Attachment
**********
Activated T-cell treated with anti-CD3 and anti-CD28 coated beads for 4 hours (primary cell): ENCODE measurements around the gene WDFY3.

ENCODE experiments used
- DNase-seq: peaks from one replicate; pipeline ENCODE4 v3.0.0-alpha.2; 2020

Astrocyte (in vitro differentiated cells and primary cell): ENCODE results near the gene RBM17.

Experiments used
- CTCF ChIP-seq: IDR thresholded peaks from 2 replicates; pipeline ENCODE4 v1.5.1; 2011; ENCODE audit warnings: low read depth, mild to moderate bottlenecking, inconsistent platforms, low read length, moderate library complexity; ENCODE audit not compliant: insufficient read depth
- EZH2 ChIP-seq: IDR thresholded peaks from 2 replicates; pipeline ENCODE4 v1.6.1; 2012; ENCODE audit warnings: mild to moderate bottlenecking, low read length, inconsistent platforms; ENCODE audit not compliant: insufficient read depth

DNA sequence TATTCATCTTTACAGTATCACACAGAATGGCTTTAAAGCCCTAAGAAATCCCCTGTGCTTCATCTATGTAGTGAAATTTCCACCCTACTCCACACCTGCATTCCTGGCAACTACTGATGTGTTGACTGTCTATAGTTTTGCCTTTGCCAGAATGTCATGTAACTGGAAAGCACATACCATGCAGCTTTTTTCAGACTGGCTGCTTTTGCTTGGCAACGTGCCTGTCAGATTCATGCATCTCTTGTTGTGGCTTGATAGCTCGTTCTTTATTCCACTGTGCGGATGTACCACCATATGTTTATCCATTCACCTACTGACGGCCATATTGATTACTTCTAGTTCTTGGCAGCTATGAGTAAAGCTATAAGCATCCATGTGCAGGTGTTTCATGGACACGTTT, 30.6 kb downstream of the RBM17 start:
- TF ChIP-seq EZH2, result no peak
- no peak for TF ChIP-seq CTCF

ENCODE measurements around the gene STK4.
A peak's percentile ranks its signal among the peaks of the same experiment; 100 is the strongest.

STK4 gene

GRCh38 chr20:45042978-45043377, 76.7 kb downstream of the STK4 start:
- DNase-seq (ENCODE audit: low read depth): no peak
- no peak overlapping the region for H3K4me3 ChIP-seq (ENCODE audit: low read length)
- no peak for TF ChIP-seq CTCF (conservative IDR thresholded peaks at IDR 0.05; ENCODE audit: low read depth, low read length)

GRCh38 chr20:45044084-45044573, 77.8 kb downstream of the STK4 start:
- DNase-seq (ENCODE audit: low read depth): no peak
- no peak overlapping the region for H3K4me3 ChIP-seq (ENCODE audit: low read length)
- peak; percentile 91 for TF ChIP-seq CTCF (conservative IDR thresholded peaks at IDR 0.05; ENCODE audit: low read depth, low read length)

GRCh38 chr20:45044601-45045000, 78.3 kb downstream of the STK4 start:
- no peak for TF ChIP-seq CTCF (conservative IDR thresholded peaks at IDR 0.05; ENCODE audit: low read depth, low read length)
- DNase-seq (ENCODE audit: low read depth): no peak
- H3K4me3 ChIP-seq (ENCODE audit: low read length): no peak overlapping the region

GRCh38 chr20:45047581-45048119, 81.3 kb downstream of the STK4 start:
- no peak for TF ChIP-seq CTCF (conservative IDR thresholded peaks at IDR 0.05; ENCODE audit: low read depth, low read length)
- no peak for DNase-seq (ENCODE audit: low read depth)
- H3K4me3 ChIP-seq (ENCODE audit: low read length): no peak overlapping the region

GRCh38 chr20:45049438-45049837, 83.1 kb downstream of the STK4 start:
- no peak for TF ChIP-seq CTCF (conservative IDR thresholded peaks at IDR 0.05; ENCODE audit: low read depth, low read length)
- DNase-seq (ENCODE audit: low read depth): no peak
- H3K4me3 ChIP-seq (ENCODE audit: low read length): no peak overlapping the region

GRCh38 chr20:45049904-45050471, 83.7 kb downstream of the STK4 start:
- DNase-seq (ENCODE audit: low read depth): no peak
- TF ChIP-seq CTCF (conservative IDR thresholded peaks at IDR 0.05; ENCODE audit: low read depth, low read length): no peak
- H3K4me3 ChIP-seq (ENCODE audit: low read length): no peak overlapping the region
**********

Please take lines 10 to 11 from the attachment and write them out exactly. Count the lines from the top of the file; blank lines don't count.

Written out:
- no peak for TF ChIP-seq CTCF

ENCODE measurements around the gene STK4.